Some Notes on POV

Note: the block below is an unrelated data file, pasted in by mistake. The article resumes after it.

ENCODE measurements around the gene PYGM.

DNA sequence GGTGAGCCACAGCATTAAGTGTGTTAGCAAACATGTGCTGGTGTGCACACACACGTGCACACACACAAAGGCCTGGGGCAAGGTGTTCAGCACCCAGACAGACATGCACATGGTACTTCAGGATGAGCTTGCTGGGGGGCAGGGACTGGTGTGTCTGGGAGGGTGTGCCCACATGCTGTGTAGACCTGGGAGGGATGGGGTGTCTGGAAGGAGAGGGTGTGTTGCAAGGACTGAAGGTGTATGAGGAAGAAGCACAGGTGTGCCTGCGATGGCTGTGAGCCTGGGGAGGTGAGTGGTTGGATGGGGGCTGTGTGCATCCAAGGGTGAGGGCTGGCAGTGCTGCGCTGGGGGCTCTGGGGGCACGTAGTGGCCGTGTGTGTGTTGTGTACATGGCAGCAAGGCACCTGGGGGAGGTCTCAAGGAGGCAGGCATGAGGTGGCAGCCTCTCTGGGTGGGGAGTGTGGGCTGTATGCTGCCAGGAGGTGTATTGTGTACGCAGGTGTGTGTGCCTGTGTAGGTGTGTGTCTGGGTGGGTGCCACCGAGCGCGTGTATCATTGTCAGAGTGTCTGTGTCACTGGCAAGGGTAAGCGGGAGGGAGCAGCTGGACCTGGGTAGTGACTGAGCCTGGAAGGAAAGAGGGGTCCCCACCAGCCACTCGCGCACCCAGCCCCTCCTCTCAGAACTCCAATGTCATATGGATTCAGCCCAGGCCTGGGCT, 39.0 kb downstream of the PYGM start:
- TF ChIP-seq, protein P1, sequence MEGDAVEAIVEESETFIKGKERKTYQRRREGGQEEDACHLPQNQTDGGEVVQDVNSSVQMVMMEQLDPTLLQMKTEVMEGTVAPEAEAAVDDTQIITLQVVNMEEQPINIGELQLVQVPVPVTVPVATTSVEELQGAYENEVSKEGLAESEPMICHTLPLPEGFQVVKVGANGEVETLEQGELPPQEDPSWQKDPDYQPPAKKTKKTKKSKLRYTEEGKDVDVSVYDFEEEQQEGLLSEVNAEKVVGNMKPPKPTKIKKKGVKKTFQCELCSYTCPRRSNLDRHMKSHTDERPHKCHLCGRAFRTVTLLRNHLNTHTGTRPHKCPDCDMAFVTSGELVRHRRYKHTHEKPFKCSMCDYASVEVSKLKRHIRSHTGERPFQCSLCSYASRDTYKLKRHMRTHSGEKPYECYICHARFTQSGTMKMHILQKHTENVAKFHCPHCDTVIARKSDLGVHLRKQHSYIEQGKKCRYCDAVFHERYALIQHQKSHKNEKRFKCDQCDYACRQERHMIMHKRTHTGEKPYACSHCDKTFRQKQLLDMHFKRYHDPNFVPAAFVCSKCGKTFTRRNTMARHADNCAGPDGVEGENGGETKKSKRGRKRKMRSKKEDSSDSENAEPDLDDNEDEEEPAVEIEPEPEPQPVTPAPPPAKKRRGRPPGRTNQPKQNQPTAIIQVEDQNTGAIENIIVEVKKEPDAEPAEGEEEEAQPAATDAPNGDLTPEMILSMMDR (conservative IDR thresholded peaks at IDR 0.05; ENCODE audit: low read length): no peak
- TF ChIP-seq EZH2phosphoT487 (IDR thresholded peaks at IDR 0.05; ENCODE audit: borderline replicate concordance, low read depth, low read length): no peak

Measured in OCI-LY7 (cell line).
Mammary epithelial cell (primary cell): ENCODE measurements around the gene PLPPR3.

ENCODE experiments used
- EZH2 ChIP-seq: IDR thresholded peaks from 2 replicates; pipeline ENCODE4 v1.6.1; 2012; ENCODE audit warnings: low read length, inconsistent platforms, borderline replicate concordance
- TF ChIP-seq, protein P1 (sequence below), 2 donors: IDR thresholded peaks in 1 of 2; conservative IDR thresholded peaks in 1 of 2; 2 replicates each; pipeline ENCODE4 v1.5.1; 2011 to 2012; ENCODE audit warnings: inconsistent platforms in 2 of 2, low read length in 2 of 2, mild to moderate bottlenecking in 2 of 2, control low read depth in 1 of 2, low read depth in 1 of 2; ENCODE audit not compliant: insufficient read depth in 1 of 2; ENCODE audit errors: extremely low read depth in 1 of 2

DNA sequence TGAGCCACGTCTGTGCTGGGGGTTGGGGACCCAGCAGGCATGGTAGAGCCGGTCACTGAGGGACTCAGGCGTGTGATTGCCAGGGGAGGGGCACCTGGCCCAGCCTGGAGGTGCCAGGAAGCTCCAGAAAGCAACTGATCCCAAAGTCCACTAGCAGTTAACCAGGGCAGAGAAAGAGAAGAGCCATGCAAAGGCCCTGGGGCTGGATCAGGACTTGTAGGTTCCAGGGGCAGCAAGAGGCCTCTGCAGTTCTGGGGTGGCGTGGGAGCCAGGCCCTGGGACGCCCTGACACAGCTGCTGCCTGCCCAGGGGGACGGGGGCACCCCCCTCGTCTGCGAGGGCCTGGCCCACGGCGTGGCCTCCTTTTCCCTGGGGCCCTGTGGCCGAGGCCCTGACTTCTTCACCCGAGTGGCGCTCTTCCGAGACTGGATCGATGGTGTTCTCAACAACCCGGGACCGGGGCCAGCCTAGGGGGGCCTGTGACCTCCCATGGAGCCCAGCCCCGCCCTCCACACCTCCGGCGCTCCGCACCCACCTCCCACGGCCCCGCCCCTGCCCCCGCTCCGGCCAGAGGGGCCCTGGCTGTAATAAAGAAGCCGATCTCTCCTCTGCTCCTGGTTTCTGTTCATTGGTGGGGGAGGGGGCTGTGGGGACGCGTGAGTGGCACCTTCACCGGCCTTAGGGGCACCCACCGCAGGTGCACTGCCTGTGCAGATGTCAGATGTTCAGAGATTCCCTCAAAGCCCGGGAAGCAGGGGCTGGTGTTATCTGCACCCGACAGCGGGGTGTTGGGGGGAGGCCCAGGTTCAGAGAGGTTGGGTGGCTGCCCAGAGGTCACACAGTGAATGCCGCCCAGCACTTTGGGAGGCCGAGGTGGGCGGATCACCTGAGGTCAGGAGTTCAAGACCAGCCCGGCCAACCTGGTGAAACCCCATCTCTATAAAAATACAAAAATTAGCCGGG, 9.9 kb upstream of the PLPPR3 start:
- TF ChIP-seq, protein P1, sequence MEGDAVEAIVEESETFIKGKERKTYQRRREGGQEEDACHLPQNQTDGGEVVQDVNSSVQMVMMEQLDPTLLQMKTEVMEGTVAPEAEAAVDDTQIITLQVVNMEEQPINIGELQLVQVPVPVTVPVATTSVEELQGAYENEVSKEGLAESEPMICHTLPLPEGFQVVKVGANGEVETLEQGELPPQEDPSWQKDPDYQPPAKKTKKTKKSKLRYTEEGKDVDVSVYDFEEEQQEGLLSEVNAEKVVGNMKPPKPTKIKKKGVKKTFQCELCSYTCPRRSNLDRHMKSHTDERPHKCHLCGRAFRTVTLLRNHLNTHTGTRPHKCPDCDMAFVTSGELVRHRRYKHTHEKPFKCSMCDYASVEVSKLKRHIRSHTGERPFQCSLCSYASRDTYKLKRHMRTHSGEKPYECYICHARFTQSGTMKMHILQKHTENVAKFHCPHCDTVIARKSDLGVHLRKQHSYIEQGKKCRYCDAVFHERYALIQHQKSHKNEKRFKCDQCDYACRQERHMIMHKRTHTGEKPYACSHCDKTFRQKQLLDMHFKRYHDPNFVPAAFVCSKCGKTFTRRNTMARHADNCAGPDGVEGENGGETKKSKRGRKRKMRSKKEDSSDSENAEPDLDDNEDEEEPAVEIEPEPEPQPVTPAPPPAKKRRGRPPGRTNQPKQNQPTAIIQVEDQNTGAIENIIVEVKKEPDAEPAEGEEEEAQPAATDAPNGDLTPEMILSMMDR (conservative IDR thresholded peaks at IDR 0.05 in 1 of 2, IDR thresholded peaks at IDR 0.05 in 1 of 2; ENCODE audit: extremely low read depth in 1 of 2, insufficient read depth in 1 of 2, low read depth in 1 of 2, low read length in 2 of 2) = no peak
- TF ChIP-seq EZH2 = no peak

“Know that today’s struggle not only relates to the choice of subject, but also to the point of view” wrote Serge Daney in 1974. What is this notion of “point of view” which seemed to be so central to the film critical discourse of that time? And what has become of it? Daney’s statement is part of a piece in which he tried to redefine the “critical function” of the Cahiers du Cinéma, after having failed to set up a Marxist-Leninist inspired “Revolutionary Cultural Front”. It was the realization that the Cahiers of 1972-1973, this short period when radical politics was the order of the day, had not provided any effective support to the ongoing struggles, that led to a reexamination of the question: “how can we intervene?”. The answer, for Daney and his peers, was to delve deep into the relation between theory and practice, or, to use their favored concepts, between “énoncé” (the enounced statement) and “énonciation” (the enunciation). How could this relation be thought of, both for films in which the first predominated (in traditional television documentaries, for example) and those in which the latter prevailed (particularly in the so-called “films d’auteur”)? Going beyond the typical militant content-based criticism, which mainly consisted in assessing the truth or falsety of given statements, implied rethinking the esthetical dimension, not as something automatically derived from the political (as had been the case the years before), nor as something equivalent to it (as it had been for the first generation of Cahiers writers, for whom “form was never neutral”), but as something “secondary”. The question of the “point of view” then involved a concrete examination of how a political worldview could be conveyed through a chosen cinematic presentation. Against the suppositions surrounding militant cinema, all too often considered as a pretext for debate and cognizance, form once again became something to reckon with.